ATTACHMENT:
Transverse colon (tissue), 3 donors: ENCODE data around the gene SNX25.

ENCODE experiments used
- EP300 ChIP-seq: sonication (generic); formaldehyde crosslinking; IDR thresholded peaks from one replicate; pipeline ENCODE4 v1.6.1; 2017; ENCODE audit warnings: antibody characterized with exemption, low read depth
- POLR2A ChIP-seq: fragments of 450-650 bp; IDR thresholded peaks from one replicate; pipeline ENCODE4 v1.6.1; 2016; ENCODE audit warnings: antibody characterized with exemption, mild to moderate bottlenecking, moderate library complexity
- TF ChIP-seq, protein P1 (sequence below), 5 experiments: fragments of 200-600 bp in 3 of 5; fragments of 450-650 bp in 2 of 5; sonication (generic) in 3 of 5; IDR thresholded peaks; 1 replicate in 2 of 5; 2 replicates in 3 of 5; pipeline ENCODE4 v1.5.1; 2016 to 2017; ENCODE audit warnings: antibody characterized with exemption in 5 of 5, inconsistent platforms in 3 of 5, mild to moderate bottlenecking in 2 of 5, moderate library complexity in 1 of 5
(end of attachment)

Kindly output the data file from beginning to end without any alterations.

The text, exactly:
Transverse colon (tissue), 3 donors: ENCODE data around the gene SNX25.

ENCODE experiments used
- EP300 ChIP-seq: sonication (generic); formaldehyde crosslinking; IDR thresholded peaks from one replicate; pipeline ENCODE4 v1.6.1; 2017; ENCODE audit warnings: antibody characterized with exemption, low read depth
- POLR2A ChIP-seq: fragments of 450-650 bp; IDR thresholded peaks from one replicate; pipeline ENCODE4 v1.6.1; 2016; ENCODE audit warnings: antibody characterized with exemption, mild to moderate bottlenecking, moderate library complexity
- TF ChIP-seq, protein P1 (sequence below), 5 experiments: fragments of 200-600 bp in 3 of 5; fragments of 450-650 bp in 2 of 5; sonication (generic) in 3 of 5; IDR thresholded peaks; 1 replicate in 2 of 5; 2 replicates in 3 of 5; pipeline ENCODE4 v1.5.1; 2016 to 2017; ENCODE audit warnings: antibody characterized with exemption in 5 of 5, inconsistent platforms in 3 of 5, mild to moderate bottlenecking in 2 of 5, moderate library complexity in 1 of 5